This is the beautiful doorway of Glebe House in Donegal, the former home of the painter Derek Hill.
Born in Hampshire, son of a wealthy sugar trader, Hill first worked as a theatre designer in Leningrad in the 1930s and later as an historian. His long association with Ireland began when he visited Glenveagh Castle, County Donegal to paint the portrait of the Irish-American art collector, Henry McIlhenny, whose grandfather had emigrated to the US from the nearby village of Milford, and who subsequently made a fortune from his patent gas meter.
Hill began to enjoy increased success as a portrait painter from the 1960s; his subjects including many notable composers, musicians, politicians and statesmen, such as broadcaster Gay Byrne, Jerusalem mayor Teddy Kollek and the Prince of Wales. He was also an enthusiastic art collector and traveller, with a wide range of friends such as Bryan Guinness and Sir Isaiah Berlin. Greta Garbo visited Hill in the 1970s, a visit which formed inspiration for Frank McGuinness’ 2010 play Greta Garbo Came to Donegal. In 1981, he donated his County Donegal home, St. Columb’s Rectory, near the village of Churchill (pronounced Church Hill), which he had owned since 1954, along with a considerable collection including work by Pablo Picasso, Edgar Degas, Georges Braque, Graham Sutherland and Jack Butler Yeats to the Irish State.
An exhibition of his work and personal art collection can be seen at the House and associated Glebe Gallery at Churchill, near Letterkenny. Another collection of his work is held at Mottisfont Abbey. Many of his landscapes portray scenes from Tory Island, where he had a painting hut for years, and started and then mentored the artists’ community there, teaching the local fishermen how to paint. This led on to the informal but busy “Tory School” of artists such as James Dixon and Anton Meehan, who found that they had the time to paint and their wild surroundings as a dramatic subject.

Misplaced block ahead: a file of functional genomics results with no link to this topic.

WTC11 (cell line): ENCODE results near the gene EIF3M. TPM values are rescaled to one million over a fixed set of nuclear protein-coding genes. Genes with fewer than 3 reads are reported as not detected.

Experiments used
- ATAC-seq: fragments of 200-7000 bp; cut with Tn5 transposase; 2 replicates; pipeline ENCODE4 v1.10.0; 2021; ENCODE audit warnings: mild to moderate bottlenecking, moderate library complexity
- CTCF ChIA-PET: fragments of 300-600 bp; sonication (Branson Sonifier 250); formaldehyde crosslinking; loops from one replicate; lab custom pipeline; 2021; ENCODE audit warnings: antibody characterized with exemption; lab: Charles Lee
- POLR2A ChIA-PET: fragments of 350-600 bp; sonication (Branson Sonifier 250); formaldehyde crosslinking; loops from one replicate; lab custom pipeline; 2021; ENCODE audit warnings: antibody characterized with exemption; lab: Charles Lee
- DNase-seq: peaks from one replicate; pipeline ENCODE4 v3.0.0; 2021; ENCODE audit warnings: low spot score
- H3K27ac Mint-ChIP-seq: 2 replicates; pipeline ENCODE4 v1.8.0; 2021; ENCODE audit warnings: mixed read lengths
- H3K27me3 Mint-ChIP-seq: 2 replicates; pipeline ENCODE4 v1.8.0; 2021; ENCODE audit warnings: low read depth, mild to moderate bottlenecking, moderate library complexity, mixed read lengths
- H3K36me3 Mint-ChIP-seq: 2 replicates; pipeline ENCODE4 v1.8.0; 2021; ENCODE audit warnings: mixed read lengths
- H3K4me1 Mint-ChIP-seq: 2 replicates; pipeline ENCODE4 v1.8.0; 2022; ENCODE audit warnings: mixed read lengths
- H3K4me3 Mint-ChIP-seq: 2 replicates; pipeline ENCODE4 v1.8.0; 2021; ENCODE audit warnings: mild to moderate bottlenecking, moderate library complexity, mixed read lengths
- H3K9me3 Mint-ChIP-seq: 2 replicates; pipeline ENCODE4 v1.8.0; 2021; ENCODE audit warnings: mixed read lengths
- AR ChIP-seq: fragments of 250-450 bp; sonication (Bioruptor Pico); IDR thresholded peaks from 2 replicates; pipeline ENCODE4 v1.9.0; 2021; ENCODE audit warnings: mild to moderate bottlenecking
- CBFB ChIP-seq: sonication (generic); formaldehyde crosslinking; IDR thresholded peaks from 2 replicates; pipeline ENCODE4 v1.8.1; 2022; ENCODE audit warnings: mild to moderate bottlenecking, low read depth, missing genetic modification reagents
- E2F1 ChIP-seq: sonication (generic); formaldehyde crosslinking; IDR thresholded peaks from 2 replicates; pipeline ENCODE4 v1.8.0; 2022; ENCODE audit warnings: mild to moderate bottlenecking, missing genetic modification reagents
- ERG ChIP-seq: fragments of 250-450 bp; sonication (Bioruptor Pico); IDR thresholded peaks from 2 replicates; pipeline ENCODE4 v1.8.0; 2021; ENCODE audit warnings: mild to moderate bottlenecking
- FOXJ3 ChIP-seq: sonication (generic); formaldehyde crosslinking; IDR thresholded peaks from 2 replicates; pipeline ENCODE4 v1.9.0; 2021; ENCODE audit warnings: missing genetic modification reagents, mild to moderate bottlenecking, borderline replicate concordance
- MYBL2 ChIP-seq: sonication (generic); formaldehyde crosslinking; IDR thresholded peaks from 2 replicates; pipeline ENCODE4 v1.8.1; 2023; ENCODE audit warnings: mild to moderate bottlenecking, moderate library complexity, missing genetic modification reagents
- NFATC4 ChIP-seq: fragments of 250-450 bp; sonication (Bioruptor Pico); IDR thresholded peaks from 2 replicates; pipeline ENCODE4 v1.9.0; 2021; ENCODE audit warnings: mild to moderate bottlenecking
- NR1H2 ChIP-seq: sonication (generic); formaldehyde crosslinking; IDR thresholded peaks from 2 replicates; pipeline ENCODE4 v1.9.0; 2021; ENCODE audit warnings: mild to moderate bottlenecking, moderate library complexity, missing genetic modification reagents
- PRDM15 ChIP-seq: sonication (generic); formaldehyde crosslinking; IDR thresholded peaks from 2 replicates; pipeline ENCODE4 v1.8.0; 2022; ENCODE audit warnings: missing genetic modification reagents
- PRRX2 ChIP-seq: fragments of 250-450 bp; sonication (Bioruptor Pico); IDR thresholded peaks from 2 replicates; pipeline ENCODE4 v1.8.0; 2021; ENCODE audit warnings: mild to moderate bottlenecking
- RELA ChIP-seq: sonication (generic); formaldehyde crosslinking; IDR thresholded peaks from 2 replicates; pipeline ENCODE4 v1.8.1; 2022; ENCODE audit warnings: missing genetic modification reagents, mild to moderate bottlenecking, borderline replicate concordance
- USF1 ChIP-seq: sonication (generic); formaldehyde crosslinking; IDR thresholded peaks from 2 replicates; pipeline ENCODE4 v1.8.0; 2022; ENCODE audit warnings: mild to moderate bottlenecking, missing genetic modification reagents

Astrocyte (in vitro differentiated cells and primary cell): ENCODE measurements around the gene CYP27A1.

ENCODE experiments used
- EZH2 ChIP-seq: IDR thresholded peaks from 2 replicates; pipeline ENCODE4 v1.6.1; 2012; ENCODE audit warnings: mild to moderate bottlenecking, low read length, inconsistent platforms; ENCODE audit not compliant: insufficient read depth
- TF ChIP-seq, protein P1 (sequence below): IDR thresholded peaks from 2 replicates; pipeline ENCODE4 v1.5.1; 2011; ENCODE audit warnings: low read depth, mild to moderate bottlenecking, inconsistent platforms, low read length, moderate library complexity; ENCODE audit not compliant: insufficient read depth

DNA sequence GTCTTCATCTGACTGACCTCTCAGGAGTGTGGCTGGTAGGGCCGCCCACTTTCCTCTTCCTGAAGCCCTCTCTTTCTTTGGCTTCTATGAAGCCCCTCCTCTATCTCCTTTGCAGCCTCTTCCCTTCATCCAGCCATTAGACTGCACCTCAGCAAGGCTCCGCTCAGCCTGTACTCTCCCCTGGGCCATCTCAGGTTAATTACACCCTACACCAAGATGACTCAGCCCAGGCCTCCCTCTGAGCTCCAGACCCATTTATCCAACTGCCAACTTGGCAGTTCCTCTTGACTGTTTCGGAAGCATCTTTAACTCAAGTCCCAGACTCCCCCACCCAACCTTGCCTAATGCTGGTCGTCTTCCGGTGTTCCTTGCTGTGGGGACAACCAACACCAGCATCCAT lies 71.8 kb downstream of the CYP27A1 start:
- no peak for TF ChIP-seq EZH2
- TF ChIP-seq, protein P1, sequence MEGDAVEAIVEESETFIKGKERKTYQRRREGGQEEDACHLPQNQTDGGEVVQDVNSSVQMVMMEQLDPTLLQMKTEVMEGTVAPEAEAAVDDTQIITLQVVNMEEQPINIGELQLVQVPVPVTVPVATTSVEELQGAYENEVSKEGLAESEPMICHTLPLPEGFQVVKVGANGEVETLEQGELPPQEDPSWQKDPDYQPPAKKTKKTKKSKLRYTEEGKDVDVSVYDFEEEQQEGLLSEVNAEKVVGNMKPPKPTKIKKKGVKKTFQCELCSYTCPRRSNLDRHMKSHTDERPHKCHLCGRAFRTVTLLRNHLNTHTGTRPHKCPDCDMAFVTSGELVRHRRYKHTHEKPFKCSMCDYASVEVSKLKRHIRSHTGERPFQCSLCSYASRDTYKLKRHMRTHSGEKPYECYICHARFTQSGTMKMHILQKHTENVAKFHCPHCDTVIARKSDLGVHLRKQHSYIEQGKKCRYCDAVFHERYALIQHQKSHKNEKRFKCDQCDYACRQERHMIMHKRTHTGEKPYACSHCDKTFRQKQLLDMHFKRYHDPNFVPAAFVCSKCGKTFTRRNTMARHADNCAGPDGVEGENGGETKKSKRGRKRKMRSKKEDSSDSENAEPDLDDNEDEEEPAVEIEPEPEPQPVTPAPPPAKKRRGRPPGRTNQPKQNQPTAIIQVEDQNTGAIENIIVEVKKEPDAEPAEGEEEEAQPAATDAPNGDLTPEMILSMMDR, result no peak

A Retrospective exhibition was arranged for and by him at the Royal Hibernian Academy in 1998. In 1999, he was made an honorary Irish citizen by Irish President Mary McAleese. He died at a London Hospital on 30 July 2000, aged 83, and is buried in Hampshire in the South of England with his parents. Memorial services were held for him in Dublin at St Patrick’s Cathedral, as well as Saint James’ Church, Piccadilly, London, and his local Church of Ireland in Trentagh, Co. Donegal.
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